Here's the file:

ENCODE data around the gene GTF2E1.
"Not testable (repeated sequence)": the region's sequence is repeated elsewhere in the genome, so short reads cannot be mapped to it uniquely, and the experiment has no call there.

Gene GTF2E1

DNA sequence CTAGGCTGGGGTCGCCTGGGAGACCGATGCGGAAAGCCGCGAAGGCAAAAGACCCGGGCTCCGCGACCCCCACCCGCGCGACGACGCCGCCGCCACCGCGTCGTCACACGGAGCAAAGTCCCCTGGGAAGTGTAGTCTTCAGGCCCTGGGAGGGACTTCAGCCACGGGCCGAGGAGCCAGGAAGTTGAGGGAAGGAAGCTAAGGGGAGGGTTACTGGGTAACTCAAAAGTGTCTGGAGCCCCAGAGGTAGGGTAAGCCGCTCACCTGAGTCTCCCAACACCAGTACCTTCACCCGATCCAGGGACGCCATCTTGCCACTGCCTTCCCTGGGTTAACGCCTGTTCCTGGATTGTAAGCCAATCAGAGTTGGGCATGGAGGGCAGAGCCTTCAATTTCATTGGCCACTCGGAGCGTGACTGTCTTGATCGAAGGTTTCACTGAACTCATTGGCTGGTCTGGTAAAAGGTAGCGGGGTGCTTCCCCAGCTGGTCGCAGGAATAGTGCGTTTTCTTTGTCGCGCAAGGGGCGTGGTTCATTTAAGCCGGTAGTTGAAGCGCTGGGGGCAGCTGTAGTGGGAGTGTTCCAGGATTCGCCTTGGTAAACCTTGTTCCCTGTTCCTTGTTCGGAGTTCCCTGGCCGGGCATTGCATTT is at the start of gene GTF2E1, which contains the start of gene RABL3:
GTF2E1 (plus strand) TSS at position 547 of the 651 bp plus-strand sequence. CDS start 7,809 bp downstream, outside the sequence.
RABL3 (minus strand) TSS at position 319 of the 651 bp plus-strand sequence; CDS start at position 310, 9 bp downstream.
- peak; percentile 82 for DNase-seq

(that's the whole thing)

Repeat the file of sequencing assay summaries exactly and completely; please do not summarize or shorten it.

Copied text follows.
ENCODE data around the gene GTF2E1.
"Not testable (repeated sequence)": the region's sequence is repeated elsewhere in the genome, so short reads cannot be mapped to it uniquely, and the experiment has no call there.

Gene GTF2E1

DNA sequence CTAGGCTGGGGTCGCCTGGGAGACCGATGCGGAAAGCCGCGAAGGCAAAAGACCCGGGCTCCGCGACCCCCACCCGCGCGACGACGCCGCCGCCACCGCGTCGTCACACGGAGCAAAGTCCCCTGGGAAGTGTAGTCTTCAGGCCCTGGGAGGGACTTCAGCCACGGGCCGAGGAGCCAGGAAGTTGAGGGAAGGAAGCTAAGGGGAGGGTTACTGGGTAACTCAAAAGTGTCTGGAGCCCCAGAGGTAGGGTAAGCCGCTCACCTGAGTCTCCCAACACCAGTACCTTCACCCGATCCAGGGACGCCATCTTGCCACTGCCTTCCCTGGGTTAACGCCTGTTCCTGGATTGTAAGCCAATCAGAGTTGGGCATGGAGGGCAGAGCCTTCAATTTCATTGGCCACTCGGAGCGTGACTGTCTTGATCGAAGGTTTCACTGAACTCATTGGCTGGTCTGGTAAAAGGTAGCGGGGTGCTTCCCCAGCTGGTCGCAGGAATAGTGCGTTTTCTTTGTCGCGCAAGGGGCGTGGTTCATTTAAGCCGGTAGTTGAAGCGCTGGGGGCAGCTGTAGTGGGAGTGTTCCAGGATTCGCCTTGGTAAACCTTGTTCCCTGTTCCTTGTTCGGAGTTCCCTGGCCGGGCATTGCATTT is at the start of gene GTF2E1, which contains the start of gene RABL3:
GTF2E1 (plus strand) TSS at position 547 of the 651 bp plus-strand sequence. CDS start 7,809 bp downstream, outside the sequence.
RABL3 (minus strand) TSS at position 319 of the 651 bp plus-strand sequence; CDS start at position 310, 9 bp downstream.
- peak; percentile 82 for DNase-seq